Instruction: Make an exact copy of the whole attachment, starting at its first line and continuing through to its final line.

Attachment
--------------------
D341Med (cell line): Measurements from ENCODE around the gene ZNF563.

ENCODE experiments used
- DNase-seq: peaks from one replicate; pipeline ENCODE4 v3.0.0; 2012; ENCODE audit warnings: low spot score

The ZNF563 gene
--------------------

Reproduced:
D341Med (cell line): Measurements from ENCODE around the gene ZNF563.

ENCODE experiments used
- DNase-seq: peaks from one replicate; pipeline ENCODE4 v3.0.0; 2012; ENCODE audit warnings: low spot score

The ZNF563 gene